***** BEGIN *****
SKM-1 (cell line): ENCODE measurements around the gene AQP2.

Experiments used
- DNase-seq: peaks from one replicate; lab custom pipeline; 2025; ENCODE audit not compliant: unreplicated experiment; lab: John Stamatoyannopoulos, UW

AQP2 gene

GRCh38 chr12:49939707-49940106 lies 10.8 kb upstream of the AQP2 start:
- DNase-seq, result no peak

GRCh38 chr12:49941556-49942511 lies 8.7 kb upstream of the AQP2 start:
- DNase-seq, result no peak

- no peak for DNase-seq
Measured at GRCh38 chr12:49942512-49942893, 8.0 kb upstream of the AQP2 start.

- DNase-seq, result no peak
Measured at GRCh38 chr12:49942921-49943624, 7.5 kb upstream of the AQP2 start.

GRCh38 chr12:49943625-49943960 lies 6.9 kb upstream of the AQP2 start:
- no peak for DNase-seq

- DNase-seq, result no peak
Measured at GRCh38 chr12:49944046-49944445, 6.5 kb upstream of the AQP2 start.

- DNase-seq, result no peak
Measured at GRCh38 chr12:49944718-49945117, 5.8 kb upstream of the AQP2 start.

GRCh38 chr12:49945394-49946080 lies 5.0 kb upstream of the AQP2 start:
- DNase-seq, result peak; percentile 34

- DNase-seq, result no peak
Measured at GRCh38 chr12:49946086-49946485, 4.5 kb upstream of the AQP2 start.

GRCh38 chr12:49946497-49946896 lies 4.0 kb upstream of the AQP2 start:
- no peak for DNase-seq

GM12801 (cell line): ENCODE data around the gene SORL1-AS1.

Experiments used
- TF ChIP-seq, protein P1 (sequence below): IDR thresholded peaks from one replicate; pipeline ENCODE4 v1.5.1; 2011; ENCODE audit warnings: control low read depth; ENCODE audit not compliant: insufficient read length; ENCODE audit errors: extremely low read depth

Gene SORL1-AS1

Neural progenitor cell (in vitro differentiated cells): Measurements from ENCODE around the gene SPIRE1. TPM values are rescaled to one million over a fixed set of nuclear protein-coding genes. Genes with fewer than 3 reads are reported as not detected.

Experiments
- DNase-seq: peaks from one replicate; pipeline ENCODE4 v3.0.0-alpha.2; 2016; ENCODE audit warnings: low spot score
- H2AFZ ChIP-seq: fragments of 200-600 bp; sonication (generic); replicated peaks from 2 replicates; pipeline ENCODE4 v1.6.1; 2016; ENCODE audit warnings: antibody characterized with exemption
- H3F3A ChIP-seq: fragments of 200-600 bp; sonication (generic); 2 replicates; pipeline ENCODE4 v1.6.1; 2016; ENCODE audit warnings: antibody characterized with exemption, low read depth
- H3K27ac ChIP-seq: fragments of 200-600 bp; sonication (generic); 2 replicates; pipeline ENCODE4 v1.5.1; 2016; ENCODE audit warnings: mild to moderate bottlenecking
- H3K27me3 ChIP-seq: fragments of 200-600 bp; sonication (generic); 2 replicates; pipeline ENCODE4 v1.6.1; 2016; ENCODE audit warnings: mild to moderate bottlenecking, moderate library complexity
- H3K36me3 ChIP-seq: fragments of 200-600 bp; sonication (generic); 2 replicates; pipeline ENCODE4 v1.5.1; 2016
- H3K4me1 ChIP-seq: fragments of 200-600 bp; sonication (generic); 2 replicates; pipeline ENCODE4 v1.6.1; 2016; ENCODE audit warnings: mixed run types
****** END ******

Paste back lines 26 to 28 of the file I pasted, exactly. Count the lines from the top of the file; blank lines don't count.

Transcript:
Experiments used
- TF ChIP-seq, protein P1 (sequence below): IDR thresholded peaks from one replicate; pipeline ENCODE4 v1.5.1; 2011; ENCODE audit warnings: control low read depth; ENCODE audit not compliant: insufficient read length; ENCODE audit errors: extremely low read depth

Gene SORL1-AS1